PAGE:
Most of have extra hangers rattling around and taking up space in our closets. You don’t have to throw them away or toss them in the recycling- drop off old hangers to your local dry cleaner so they can use them again!
Why buy and store that chainsaw/steam cleaner/rototiller you use once a year? I know, it is nice to be prepared. That’s what I tell myself when I look at the 15-year old generator that’s still wrapped in plastic in my garage. On the other hand, if you borrow a neighbor’s power washer and accidentally set it on fire, you should replace it. Just saying.
And if you’re the one with the garage full of tools and stuff, thanks for sharing with the rest of us!
Use your wallet to change the world in little steps. Buy organic food, especially in season. Look for recycled or undyed paper goods like paper towels, writing paper, and wrapping paper. Recycled clothing items, like jeans and shoes are becoming easier to find. You might pay more at times, but prices should even out as demand increases.
For starters, I’m going to buy more organic fruit this season, and look for undyed tissues, which we use all the time. What changes can you make to your buying habits?
How are you doing with your lighting? See how you stack up in the quiz below, and pat yourself on the back for the progress you’re making!
WARNING: Think twice about the lights. Someone at work turns out the lights in our restroom on occasion. One day I walked in and turned on the lights and a voice in the stall said, “thank you!”
Novice: You’ve changed the light bulbs that get the most use, and are waiting for your incandescent bulbs to burn out before replacing others.
Intermediate: Among other changes, the outdoor lights are on a timer, and turn off automatically at night. The lights are only on in a room if someone is in it.
Pro: All your bulbs are high-efficiency, indoors and out. You’re talking to facilities managers at your job and at the local school to make sure they’re on top of the latest technologies.
Tire pressure is like drinking caffeine. Too little and your car is sluggish- using about 0.4 % more gas for every psi (pounds per square inch) under the recommended number. Too high and the over-inflated tires will make the car rattle and shake.
So maintain the correct air pressure in your tires. You can find the psi number on the driver’s door jamb or user’s manual. It’s usually around 32-34.I check my tires at home with a little pressure checker thingy. Gas stations do have machines, usually in a corner somewhere, and either broken or with a line of people waiting. See, you’re not alone! Take a couple of minutes to save gas– and have a safer ride too!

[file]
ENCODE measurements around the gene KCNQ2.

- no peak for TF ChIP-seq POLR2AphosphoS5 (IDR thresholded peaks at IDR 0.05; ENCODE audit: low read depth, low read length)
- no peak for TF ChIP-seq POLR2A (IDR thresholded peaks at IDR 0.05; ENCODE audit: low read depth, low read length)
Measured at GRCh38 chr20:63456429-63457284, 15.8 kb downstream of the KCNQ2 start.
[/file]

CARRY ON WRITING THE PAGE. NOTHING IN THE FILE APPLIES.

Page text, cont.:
Owners will privately admit it: the minivan is the Car You Hate to Love. Believe me, I was not an initial fan. But we have lots of family members to transport. Kids to carpool. Stuff to haul. When we had a little ole pontoon boat, we’d hitch it right up. The minivan does it all, and with better gas mileage than most SUVs.
Here’s the secret to saving gas: commit to driving more often than your non-van friends and family. Because you can. And you’ll take 1-3 cars off the road every time you do! If for some reason you feel super-uncool, just tell people it’s a loaner or your grandpa’s car as everyone piles in for the office lunch/football game/guy’s weekend. It ‘s the most comfortable party car around.
Dead set against owning a minivan? When you buy your next car, give priority to those with higher gas mileage. And carpool whenever you can. I’m happy to give you a ride.
We all have to do it- wait in the car. At school or sports. Picking up friends and family. In line at the bank or for fast food.
If your engine is running while you’re waiting, it’s generating harmful emissions- and everyone around you is breathing them in. (FYI- children are more at risk because their lungs are developing). Turn the engine off instead, even if just for a minute or two. Idling for 10 seconds wastes more gas than restarting the engine.
Idling adds up. According to an EDF report, in New York City idling cars and trucks (going nowhere) crank out 130,000 tons of carbon dioxide a year.
So next time you’re idling, make sure your engine isn’t!